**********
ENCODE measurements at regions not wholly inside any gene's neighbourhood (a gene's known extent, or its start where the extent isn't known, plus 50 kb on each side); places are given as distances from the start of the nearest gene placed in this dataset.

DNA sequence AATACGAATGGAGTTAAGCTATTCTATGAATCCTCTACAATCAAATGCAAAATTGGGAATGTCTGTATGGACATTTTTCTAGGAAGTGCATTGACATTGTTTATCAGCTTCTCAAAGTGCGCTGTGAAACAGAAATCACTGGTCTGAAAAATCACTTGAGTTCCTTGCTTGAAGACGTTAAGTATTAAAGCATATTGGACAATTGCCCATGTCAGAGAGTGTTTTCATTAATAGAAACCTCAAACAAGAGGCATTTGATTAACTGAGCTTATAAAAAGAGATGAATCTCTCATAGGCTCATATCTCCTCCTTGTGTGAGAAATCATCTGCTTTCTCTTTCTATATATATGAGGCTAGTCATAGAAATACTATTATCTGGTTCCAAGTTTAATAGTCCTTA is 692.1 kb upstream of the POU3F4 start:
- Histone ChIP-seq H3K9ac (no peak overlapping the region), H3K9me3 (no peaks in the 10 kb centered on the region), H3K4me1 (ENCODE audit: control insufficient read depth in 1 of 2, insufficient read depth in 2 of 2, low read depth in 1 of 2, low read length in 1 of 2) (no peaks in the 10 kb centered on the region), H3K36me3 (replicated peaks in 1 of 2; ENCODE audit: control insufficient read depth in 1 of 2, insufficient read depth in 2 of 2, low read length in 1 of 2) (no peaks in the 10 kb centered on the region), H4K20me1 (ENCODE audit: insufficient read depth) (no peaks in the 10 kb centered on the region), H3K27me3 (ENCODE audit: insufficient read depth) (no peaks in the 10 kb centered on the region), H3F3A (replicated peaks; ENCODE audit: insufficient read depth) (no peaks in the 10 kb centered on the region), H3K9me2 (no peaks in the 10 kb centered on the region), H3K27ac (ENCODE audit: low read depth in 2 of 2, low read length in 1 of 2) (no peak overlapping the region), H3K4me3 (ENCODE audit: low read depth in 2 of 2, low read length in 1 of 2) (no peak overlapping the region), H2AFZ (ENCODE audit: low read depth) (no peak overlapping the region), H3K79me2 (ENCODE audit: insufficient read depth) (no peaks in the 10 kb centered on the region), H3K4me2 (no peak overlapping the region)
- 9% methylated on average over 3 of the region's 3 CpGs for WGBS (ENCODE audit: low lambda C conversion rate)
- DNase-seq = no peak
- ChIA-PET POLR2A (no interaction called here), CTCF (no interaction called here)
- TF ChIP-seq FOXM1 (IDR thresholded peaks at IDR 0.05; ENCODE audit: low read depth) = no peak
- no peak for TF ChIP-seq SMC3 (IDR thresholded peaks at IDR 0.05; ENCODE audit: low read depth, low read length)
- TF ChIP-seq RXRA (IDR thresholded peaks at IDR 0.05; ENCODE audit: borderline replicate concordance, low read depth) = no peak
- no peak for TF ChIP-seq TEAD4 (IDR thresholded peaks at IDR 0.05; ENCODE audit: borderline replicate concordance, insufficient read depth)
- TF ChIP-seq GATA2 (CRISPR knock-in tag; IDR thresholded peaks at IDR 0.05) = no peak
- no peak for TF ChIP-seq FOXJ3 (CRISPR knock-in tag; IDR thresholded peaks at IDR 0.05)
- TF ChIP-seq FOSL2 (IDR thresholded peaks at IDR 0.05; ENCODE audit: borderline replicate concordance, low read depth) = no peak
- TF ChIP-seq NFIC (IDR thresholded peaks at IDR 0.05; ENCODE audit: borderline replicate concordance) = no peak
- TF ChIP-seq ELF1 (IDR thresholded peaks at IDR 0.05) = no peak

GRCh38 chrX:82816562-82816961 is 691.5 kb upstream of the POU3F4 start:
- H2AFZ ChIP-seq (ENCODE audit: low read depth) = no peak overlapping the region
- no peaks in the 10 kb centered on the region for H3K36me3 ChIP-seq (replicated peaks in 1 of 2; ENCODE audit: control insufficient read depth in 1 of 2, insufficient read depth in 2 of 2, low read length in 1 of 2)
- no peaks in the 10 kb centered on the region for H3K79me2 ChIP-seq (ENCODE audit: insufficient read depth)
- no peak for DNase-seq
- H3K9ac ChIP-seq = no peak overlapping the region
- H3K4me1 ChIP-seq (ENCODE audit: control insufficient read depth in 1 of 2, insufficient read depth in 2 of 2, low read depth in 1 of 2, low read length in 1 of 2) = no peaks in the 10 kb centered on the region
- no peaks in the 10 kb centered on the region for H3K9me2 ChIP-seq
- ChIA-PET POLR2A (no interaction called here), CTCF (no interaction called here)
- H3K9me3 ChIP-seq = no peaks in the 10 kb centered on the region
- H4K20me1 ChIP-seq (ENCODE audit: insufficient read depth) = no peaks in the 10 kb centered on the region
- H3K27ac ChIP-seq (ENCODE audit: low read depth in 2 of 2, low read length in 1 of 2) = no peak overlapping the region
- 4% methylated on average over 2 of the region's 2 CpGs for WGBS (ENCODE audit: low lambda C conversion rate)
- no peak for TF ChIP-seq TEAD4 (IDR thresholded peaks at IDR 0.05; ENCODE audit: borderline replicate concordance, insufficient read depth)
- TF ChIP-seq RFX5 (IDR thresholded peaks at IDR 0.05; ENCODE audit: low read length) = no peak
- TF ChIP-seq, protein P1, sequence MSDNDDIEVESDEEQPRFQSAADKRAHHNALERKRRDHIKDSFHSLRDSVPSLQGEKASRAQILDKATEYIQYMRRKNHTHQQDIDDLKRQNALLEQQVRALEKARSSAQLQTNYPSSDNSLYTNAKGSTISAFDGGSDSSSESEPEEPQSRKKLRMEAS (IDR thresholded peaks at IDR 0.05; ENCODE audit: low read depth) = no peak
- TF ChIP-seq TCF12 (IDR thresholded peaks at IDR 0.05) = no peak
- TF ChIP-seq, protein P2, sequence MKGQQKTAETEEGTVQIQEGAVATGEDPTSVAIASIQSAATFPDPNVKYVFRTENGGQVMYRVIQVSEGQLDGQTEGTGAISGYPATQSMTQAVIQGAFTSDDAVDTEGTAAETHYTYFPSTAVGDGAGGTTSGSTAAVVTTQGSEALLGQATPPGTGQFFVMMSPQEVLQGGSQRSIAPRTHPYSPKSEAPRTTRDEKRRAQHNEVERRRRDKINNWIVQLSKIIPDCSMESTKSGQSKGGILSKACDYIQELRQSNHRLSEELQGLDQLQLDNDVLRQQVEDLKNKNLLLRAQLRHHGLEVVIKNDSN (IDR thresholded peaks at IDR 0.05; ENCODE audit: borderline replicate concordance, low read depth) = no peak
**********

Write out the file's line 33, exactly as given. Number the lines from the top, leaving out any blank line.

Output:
- TF ChIP-seq, protein P2, sequence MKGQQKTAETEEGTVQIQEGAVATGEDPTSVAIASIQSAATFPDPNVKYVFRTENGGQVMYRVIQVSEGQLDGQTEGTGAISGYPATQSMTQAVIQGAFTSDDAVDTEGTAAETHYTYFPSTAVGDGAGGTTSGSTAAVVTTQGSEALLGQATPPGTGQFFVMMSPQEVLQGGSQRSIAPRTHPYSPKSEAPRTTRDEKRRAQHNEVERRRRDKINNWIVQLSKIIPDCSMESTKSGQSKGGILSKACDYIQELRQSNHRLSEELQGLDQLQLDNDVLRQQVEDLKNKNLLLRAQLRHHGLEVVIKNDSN (IDR thresholded peaks at IDR 0.05; ENCODE audit: borderline replicate concordance, low read depth) = no peak